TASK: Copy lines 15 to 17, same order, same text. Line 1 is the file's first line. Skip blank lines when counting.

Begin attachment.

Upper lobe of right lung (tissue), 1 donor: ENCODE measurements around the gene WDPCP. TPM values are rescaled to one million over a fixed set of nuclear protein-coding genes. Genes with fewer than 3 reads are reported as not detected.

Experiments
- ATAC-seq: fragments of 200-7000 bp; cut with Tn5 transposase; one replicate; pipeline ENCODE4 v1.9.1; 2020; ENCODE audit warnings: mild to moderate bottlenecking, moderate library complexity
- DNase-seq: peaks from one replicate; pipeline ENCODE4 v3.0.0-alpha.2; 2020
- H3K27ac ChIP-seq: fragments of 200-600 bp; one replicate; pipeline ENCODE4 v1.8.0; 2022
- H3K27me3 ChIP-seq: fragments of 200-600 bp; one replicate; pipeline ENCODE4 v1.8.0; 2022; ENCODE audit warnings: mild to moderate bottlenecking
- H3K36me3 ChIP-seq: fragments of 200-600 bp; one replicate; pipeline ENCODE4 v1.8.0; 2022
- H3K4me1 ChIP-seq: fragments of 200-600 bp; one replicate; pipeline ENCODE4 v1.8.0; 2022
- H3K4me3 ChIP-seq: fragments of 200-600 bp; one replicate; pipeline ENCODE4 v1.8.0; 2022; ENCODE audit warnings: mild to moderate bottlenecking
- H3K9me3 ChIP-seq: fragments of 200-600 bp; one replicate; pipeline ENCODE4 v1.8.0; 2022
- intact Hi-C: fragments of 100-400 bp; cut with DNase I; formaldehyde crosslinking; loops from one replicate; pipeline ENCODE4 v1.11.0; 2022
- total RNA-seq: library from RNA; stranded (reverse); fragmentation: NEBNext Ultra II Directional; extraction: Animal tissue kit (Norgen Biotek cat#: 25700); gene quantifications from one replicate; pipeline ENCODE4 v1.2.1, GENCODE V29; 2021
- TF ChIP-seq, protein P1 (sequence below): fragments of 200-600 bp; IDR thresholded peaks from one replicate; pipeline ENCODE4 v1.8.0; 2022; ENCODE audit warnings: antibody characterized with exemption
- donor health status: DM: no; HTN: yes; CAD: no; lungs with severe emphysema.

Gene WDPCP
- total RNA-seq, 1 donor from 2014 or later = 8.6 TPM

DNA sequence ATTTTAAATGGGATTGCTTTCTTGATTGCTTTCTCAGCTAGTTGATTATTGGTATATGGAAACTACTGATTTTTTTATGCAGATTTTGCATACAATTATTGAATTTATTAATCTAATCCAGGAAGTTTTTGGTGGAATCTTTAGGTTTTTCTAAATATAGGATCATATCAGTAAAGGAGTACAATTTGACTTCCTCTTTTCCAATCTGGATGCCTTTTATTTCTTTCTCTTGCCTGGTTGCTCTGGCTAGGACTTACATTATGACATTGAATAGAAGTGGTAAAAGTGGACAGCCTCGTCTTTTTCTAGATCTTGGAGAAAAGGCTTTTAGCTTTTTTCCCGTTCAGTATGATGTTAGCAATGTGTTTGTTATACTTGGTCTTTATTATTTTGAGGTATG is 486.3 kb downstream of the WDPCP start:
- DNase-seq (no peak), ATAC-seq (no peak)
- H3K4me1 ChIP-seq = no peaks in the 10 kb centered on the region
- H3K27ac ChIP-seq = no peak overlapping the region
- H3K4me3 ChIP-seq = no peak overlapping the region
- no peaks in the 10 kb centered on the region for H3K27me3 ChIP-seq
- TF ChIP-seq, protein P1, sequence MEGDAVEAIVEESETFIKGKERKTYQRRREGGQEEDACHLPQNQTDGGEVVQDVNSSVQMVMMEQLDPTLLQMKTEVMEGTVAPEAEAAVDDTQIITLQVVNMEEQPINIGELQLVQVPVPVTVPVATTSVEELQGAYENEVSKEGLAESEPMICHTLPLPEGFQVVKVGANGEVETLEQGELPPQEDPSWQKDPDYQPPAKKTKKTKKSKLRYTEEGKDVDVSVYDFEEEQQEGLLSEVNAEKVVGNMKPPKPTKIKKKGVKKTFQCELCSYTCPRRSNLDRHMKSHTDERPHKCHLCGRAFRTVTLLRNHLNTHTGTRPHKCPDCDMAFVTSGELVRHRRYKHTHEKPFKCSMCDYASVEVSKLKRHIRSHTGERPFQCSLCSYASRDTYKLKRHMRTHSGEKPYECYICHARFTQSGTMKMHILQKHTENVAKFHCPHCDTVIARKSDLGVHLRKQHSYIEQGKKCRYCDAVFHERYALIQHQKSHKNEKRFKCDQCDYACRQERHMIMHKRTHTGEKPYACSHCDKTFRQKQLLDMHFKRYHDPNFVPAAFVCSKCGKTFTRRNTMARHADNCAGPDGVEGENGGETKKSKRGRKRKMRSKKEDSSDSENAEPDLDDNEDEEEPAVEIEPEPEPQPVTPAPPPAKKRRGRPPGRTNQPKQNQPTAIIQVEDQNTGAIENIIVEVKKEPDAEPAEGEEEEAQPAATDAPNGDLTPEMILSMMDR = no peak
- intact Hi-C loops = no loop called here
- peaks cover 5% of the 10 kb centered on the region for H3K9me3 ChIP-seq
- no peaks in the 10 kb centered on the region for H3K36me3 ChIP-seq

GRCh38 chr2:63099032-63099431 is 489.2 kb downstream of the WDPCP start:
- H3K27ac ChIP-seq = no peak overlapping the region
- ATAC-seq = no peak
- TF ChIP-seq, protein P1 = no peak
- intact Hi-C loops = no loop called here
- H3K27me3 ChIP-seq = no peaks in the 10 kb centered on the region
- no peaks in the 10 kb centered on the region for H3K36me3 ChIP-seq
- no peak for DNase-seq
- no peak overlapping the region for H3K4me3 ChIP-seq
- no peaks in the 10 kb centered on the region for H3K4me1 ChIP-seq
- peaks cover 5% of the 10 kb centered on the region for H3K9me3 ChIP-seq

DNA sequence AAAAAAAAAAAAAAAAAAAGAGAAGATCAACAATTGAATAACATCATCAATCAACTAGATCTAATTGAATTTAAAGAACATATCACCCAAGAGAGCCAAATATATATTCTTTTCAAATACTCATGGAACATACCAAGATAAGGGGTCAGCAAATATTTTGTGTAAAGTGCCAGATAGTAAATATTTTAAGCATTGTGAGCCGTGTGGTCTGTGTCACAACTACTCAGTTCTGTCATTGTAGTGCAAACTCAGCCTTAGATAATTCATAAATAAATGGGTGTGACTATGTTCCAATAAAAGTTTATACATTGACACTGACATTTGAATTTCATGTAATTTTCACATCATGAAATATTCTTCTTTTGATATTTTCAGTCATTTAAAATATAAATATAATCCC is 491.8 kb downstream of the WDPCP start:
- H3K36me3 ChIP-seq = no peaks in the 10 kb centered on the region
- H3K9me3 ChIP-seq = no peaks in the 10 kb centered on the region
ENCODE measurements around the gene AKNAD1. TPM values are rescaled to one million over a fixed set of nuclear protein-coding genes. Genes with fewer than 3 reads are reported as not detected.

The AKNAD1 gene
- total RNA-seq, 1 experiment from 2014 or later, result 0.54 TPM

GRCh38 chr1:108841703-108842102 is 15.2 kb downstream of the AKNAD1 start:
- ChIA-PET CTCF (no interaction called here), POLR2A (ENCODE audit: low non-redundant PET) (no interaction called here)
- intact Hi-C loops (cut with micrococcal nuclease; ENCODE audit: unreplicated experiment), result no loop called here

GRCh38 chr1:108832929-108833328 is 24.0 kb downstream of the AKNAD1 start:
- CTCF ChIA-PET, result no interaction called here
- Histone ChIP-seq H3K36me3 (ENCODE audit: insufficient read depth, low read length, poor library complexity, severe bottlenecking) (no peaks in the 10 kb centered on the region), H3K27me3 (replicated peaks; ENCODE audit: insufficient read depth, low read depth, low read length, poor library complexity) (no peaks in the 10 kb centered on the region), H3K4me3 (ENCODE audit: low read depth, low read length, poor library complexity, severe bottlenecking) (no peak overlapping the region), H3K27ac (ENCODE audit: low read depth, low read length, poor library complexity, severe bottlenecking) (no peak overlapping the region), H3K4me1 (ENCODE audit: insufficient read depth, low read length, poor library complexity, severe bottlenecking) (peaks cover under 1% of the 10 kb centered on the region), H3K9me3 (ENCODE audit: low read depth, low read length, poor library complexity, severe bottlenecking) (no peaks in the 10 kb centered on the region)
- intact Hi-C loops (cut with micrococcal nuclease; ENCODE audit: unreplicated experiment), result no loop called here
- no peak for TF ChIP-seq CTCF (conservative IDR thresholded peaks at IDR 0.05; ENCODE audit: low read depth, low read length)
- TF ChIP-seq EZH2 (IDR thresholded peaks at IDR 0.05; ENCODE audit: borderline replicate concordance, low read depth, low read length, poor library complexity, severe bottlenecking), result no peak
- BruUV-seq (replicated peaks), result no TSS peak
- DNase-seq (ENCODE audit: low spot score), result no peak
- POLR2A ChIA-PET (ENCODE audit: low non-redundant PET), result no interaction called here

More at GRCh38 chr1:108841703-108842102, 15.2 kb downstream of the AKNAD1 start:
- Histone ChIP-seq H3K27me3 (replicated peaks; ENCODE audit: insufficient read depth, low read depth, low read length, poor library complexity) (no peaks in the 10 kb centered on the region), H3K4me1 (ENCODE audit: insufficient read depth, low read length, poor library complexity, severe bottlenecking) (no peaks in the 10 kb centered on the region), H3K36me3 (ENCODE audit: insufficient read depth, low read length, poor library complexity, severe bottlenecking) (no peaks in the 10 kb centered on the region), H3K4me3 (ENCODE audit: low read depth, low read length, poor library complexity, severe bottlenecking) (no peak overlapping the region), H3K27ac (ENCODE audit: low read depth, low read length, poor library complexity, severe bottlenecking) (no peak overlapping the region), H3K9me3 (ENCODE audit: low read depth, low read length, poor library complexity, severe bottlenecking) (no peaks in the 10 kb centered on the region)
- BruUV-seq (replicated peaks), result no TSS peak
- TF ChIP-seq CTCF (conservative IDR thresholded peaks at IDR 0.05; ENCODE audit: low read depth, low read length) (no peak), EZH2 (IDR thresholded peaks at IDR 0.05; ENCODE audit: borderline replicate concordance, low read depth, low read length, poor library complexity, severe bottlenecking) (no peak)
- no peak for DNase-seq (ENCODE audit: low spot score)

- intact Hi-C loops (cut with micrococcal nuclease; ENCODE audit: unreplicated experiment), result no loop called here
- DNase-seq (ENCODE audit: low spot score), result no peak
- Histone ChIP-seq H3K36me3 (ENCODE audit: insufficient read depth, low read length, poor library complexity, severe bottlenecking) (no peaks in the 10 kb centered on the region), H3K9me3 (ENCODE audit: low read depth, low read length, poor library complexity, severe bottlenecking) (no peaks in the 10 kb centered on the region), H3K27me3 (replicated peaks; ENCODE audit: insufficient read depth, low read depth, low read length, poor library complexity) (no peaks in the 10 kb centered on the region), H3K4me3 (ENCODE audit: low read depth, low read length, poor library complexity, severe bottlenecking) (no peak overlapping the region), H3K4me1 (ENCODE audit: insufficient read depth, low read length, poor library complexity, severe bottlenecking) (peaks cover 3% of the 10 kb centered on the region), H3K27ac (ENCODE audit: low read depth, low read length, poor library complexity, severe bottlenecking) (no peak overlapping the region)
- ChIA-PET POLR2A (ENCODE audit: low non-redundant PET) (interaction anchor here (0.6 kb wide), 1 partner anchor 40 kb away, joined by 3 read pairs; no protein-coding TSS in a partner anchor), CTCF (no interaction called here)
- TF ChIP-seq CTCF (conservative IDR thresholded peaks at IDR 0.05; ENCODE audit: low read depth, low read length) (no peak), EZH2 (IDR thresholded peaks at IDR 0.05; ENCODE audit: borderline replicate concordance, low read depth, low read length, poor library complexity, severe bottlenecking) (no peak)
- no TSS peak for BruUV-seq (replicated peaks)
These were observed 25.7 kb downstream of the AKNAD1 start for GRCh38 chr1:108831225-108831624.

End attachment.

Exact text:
Gene WDPCP
- total RNA-seq, 1 donor from 2014 or later = 8.6 TPM

DNA sequence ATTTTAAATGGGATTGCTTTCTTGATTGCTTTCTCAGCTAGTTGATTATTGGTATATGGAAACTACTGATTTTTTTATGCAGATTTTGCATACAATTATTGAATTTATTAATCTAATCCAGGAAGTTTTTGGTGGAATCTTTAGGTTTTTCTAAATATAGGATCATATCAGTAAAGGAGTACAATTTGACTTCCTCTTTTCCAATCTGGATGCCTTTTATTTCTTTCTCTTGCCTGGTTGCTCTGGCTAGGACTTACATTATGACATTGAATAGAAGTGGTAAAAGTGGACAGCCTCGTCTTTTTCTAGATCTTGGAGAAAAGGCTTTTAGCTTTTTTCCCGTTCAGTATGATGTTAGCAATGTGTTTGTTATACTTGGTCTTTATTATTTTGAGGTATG is 486.3 kb downstream of the WDPCP start: